Studies on the somatic instability of immunoglobulin genes in vivo and in cultured cells.

Matthew D. Scharff, H. L. Aguila, S. M. Behar, N. C. Chien, R. DePinho, D. L. French, R. R. Pollock, S. U. Shin

Research output: Contribution to journalArticle

7 Citations (Scopus)

Abstract

We have examined the molecular mechanism and impact of somatic diversification on the T15 heavy chain variable region gene in vivo and in vitro. Somatic point mutation appears to be responsible for the changes we have observed in both hybridomas from early and late in the immune response and in the S107 myeloma cell line in culture. By identifying S107 mutants with decreases in antigen binding, we have shown that a single point mutation can cause the loss of binding to the eliciting antigen and the acquisition of binding to another antigen. Furthermore, in this case a point mutation of the T15 heavy chain variable region gene caused the conversion of an important protective antibody to an autoantibody. While the S107 cell line frequently generates both constant and variable region mutants, hybridomas appear to have relatively stable variable region genes and unstable constant region genes which in some cases result in mutants with increased binding.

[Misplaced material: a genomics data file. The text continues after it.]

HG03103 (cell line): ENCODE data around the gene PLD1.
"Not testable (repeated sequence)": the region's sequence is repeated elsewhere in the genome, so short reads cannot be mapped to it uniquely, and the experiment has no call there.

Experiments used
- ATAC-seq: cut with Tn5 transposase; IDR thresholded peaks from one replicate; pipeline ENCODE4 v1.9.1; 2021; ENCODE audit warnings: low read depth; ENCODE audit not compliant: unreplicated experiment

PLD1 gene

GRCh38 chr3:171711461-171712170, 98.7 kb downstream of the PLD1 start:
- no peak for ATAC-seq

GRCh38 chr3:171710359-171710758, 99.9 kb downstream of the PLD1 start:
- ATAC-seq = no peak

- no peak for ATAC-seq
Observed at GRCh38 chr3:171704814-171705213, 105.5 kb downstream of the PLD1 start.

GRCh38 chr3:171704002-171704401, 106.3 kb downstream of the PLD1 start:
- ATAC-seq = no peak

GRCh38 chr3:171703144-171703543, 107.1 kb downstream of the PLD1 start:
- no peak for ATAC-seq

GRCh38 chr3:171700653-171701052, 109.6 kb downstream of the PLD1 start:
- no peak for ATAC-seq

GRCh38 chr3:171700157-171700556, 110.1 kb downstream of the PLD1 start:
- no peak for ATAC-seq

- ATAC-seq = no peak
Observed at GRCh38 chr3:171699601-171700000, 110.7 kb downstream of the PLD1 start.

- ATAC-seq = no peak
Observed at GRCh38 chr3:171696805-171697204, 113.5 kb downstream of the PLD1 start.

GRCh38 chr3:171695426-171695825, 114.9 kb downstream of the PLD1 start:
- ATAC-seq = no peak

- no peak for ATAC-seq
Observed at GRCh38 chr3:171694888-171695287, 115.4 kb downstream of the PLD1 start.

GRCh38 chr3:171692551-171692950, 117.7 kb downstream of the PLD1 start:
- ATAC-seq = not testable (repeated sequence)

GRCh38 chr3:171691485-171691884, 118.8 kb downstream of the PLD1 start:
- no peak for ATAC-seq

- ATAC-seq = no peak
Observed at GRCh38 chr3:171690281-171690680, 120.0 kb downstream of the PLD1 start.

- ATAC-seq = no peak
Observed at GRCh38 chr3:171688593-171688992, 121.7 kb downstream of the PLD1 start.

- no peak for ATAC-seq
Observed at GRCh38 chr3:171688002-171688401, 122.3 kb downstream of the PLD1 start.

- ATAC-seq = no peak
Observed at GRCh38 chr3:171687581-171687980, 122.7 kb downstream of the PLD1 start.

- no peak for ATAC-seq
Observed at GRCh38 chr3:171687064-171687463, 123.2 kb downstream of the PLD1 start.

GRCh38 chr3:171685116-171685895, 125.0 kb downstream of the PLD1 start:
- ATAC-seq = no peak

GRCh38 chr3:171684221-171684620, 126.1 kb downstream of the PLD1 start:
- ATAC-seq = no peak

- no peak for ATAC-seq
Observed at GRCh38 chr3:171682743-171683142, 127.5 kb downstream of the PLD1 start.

Original languageEnglish (US)
Pages (from-to)75-90
Number of pages16
JournalImmunological Reviews
Volume96
StatePublished - Apr 1987

Fingerprint

Immunoglobulin Genes
Point Mutation
Cultured Cells
Hybridomas
Antigens
Genes
Cell Line
Gene Conversion
Autoantibodies
Antibodies

ASJC Scopus subject areas

  • Immunology

Cite this

Scharff, M. D., Aguila, H. L., Behar, S. M., Chien, N. C., DePinho, R., French, D. L., ... Shin, S. U. (1987). Studies on the somatic instability of immunoglobulin genes in vivo and in cultured cells. Immunological Reviews, 96, 75-90.

Studies on the somatic instability of immunoglobulin genes in vivo and in cultured cells. / Scharff, Matthew D.; Aguila, H. L.; Behar, S. M.; Chien, N. C.; DePinho, R.; French, D. L.; Pollock, R. R.; Shin, S. U.

In: Immunological Reviews, Vol. 96, 04.1987, p. 75-90.

Research output: Contribution to journalArticle

Scharff, MD, Aguila, HL, Behar, SM, Chien, NC, DePinho, R, French, DL, Pollock, RR & Shin, SU 1987, 'Studies on the somatic instability of immunoglobulin genes in vivo and in cultured cells.', Immunological Reviews, vol. 96, pp. 75-90.